Now as reported in the press, Russia spoke out against the NetMundial consensus.  What was not as fully reported was the fact that only one other government, Cuba, joined it in open opposition to the outcomes statement endorsed by the NetMundial participants.

We firmly believe that our announcement will help prevent any government or group of governments to take over the domain name system.  Our continued stewardship of the IANA functions has been a source of friction and used as an excuse by Russia and others to push for organizations like the International Telecommunication Union to take over the IANA functions.  Our announcement takes that argument off the table, and affirms the role of the global Internet community, which is committed to a truly inclusive multistakeholder process for Internet governance.

Leading human rights groups agree.  In a letter to Congress earlier this year, the Center for Democracy and Technology, Freedom House, Human Rights Watch and others said that the transition “could help thwart government overreach in Internet governance, which would have devastating implications for human rights worldwide.”

Another misconception about our announcement is that some countries have used it as an excuse to clamp down on Internet access in their own countries.  Nothing about our role with the IANA functions can prevent countries from censoring and restricting access to the Internet within their own borders.  Efforts by Russia and others to limit access within their own country to information online and offline began long before our announcement.  As the Freedom House noted in its 2013 Internet Freedom report, “Blocking access to information on entire websites, IP addresses, and particular webpages has become the most common means in Russia to restrict user activity on the Internet.”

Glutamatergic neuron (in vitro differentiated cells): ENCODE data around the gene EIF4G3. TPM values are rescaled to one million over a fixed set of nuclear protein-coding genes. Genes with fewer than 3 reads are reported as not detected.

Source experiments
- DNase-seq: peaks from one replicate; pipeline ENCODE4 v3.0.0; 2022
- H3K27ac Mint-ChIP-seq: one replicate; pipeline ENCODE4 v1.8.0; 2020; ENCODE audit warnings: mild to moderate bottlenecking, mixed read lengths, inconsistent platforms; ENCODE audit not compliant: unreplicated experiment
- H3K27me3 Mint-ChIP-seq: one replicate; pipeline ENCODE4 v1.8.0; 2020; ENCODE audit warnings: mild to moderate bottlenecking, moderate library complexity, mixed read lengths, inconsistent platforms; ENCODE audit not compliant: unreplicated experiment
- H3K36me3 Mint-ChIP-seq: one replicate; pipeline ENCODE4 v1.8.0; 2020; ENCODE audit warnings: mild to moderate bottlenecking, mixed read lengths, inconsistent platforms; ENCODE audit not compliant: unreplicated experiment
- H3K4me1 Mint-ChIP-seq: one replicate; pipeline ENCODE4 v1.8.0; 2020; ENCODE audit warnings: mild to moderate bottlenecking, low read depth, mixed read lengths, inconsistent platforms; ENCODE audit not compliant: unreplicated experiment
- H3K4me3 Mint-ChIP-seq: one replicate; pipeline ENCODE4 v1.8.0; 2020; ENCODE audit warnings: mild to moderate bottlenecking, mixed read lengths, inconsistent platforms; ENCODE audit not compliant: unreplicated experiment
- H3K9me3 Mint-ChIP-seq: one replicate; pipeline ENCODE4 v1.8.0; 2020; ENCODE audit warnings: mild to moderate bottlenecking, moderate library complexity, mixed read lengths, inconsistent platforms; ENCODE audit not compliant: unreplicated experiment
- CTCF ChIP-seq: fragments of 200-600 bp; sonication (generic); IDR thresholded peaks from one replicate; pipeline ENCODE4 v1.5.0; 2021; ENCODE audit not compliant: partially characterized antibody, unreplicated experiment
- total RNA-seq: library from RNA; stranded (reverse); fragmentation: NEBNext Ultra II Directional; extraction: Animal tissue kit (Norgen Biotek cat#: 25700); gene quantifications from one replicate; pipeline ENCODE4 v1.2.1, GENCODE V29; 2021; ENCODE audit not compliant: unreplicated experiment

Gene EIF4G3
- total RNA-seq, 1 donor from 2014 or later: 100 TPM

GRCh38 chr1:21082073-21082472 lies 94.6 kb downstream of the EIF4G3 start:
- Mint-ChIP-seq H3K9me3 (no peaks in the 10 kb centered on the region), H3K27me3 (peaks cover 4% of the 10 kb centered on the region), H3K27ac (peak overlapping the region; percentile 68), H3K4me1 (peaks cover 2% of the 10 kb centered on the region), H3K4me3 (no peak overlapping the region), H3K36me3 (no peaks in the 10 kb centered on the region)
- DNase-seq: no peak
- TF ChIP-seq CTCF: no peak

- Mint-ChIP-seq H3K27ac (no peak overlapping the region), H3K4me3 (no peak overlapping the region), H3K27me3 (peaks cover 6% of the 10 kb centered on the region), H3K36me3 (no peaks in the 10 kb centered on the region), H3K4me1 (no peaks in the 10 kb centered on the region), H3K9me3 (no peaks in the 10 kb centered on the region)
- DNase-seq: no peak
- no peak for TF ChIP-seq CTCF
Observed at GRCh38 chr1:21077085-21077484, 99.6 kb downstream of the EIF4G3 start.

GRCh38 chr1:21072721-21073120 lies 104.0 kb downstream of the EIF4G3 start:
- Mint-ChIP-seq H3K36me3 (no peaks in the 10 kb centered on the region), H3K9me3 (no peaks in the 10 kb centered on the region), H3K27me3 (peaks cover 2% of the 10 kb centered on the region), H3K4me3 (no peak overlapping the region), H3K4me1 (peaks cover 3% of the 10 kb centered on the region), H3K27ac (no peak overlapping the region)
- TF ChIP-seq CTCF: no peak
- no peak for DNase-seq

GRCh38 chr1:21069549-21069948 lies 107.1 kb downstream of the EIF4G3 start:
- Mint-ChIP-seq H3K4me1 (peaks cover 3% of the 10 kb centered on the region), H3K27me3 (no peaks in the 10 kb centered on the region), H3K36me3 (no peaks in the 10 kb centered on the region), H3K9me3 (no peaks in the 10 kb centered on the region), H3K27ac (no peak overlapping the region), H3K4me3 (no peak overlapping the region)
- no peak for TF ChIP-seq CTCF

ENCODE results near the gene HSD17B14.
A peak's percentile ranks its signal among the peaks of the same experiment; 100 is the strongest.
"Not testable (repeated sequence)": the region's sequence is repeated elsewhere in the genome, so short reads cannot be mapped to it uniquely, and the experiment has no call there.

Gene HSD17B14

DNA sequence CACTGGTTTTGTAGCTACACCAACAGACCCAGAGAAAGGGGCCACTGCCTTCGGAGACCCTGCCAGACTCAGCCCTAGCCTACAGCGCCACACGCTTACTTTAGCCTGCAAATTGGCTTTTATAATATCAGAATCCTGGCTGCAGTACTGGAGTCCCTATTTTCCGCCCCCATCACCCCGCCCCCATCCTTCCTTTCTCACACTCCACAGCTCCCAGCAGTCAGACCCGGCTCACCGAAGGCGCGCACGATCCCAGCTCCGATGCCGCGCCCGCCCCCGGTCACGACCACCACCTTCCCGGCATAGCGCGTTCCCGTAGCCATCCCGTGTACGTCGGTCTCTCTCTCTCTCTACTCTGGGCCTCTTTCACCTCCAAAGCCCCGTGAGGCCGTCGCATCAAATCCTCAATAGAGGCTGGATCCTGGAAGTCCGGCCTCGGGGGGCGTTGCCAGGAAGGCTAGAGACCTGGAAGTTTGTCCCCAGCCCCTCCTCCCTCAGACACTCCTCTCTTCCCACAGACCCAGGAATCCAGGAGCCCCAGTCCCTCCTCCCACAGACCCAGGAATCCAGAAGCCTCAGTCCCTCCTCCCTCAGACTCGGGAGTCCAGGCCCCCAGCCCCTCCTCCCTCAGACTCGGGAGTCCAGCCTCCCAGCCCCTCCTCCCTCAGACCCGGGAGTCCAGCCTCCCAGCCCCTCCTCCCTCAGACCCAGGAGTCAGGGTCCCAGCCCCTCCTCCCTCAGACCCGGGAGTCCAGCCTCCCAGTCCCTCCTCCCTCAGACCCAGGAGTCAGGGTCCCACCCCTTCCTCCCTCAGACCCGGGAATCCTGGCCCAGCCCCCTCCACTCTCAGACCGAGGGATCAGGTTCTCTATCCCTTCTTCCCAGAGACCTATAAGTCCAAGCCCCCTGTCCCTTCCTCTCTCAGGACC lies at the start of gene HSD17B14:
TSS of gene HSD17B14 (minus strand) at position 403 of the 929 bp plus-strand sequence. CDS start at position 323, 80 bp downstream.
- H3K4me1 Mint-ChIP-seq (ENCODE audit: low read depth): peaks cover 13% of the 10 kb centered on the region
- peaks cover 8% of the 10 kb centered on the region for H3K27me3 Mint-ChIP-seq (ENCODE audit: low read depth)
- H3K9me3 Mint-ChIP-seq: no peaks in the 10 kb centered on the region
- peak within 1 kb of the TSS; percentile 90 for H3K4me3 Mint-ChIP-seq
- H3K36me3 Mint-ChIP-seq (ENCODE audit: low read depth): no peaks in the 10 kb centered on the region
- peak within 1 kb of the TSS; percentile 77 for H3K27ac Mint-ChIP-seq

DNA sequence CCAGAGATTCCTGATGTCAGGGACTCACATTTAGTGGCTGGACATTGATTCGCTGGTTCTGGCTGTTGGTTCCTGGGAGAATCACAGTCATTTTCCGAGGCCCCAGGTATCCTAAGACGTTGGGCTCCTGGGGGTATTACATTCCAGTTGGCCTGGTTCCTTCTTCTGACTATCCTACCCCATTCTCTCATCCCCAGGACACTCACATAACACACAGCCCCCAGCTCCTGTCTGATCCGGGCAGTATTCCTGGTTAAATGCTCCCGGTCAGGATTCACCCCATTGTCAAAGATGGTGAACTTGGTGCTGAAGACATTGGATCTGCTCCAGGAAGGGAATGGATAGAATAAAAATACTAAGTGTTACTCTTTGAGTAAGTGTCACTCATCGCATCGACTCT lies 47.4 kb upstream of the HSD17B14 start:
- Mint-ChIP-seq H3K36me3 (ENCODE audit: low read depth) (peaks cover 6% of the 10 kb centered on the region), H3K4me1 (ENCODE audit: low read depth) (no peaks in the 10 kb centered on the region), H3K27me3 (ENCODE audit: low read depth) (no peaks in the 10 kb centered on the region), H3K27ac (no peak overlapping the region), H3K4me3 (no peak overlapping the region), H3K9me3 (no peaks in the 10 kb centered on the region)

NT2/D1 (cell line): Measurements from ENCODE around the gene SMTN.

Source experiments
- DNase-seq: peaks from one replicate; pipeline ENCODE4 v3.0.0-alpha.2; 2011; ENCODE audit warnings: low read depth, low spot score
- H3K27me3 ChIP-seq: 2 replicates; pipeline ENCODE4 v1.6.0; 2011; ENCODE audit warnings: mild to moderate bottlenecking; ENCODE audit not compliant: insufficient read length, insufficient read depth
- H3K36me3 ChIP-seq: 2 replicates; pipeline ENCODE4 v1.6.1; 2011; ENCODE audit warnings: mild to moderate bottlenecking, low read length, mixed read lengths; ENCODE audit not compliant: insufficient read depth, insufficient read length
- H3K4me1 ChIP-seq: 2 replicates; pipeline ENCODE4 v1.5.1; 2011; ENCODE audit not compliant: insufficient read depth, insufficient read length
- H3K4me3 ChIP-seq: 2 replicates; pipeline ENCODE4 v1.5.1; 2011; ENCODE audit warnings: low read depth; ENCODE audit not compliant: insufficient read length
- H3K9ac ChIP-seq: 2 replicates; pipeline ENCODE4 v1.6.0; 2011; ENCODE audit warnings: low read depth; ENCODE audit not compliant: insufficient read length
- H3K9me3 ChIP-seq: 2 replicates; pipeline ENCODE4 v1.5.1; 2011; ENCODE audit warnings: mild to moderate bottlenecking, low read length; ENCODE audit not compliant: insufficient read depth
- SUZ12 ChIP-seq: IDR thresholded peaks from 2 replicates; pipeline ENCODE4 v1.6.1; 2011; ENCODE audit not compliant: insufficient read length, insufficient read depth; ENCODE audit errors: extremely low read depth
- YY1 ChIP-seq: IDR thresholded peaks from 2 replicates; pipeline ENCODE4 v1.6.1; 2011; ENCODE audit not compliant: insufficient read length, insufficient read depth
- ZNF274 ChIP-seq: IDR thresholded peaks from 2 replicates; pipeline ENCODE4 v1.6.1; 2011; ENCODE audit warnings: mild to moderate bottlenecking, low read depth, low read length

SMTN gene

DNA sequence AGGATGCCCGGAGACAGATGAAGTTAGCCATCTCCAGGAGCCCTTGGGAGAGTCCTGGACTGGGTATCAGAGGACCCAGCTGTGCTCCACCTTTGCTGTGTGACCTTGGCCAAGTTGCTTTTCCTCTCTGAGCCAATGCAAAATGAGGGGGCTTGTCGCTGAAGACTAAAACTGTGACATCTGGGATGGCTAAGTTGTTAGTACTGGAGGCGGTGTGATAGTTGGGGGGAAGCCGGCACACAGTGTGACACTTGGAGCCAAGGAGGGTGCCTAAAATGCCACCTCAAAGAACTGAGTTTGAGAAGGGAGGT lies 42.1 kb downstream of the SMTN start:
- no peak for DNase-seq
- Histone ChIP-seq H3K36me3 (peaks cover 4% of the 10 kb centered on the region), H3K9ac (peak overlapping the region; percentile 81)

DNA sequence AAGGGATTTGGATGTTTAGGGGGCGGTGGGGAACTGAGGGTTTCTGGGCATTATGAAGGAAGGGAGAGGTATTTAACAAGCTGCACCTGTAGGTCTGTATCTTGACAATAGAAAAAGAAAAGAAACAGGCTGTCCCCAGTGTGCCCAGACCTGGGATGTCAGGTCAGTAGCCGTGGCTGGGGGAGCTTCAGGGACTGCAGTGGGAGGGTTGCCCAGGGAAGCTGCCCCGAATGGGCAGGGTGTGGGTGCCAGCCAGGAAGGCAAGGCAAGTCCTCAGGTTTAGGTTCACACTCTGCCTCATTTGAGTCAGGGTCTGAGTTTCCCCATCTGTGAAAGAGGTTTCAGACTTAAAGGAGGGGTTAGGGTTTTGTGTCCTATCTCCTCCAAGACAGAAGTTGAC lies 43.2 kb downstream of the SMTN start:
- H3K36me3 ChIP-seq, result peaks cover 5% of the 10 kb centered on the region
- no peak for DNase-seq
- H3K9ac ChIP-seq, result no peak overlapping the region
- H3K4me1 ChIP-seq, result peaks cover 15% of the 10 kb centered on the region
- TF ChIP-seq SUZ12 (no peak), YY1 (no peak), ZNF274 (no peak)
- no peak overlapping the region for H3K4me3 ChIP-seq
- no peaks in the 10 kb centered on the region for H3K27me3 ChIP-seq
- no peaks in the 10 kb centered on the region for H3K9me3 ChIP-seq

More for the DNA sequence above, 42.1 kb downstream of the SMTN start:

While countries like Russia might want to export this approach worldwide, the Internet’s decentralized and cooperative nature would never allow it to happen.  Harvard Law Professor Jonathan Zittrain, an expert in the intersection of policy and technology, summed it up best in the New Republic earlier this year.  He wrote, “Any attempt to impose broad-based censorship through domain name assignments would be met with stiff resistance by the operators of domain name registries, and ultimately by the Internet Service Providers who choose to consult those registries for information about what destination each name represents.”

Such a move would be strongly resisted by the United States government as well.  Because while we seek to transition out of our limited, largely clerical, role with the IANA functions, we are not walking away from ICANN or exiting from the debate over Internet governance. We will continue to be vocal and active players in all Internet governance forums including ICANN.

Like other governments, the United States is active in ICANN’s Governmental Advisory Committee (GAC).  We have been and will continue to be vigorous advocates within the GAC for policies that promote the openness and freedom of the Internet. As one group of stakeholders in the ICANN process, governments have unique power to speak to the public interest when they speak as one based on consensus positions.  I want to emphasize this point.  The Internet does not respect national boundaries.  No one country, no two countries, no ten countries can claim to speak on behalf of the public interest.  This fact is reflected in the ICANN bylaws in which governments can provide advice on public policy matters to the board.  However, such advice only has true power when it is presented as the consensus advice of governments; in other words, when it reflects a global view and not just the parochial view of a handful of governments.